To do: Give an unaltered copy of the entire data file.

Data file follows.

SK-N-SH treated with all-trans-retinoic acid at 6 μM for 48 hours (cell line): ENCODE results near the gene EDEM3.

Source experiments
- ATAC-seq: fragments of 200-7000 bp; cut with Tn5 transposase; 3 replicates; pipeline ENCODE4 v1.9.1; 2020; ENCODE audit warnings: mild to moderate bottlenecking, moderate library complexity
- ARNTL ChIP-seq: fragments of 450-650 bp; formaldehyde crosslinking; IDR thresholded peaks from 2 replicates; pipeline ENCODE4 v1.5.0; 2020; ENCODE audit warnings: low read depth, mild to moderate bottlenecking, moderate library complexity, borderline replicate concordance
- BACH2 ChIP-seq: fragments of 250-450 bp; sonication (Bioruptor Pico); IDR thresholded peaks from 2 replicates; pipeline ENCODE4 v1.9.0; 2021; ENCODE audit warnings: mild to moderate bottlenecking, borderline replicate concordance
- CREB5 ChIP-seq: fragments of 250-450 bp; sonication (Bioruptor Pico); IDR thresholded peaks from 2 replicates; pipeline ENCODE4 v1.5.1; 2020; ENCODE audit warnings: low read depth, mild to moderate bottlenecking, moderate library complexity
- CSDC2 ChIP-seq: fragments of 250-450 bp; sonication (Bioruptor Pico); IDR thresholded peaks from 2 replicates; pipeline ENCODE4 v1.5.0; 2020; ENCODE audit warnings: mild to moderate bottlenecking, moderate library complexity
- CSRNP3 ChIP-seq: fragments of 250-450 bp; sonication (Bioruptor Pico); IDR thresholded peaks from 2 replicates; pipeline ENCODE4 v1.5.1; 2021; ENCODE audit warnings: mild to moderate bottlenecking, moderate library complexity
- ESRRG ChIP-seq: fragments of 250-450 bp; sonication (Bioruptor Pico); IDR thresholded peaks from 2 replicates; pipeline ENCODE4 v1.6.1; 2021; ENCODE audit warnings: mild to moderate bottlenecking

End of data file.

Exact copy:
SK-N-SH treated with all-trans-retinoic acid at 6 μM for 48 hours (cell line): ENCODE results near the gene EDEM3.

Source experiments
- ATAC-seq: fragments of 200-7000 bp; cut with Tn5 transposase; 3 replicates; pipeline ENCODE4 v1.9.1; 2020; ENCODE audit warnings: mild to moderate bottlenecking, moderate library complexity
- ARNTL ChIP-seq: fragments of 450-650 bp; formaldehyde crosslinking; IDR thresholded peaks from 2 replicates; pipeline ENCODE4 v1.5.0; 2020; ENCODE audit warnings: low read depth, mild to moderate bottlenecking, moderate library complexity, borderline replicate concordance
- BACH2 ChIP-seq: fragments of 250-450 bp; sonication (Bioruptor Pico); IDR thresholded peaks from 2 replicates; pipeline ENCODE4 v1.9.0; 2021; ENCODE audit warnings: mild to moderate bottlenecking, borderline replicate concordance
- CREB5 ChIP-seq: fragments of 250-450 bp; sonication (Bioruptor Pico); IDR thresholded peaks from 2 replicates; pipeline ENCODE4 v1.5.1; 2020; ENCODE audit warnings: low read depth, mild to moderate bottlenecking, moderate library complexity
- CSDC2 ChIP-seq: fragments of 250-450 bp; sonication (Bioruptor Pico); IDR thresholded peaks from 2 replicates; pipeline ENCODE4 v1.5.0; 2020; ENCODE audit warnings: mild to moderate bottlenecking, moderate library complexity
- CSRNP3 ChIP-seq: fragments of 250-450 bp; sonication (Bioruptor Pico); IDR thresholded peaks from 2 replicates; pipeline ENCODE4 v1.5.1; 2021; ENCODE audit warnings: mild to moderate bottlenecking, moderate library complexity
- ESRRG ChIP-seq: fragments of 250-450 bp; sonication (Bioruptor Pico); IDR thresholded peaks from 2 replicates; pipeline ENCODE4 v1.6.1; 2021; ENCODE audit warnings: mild to moderate bottlenecking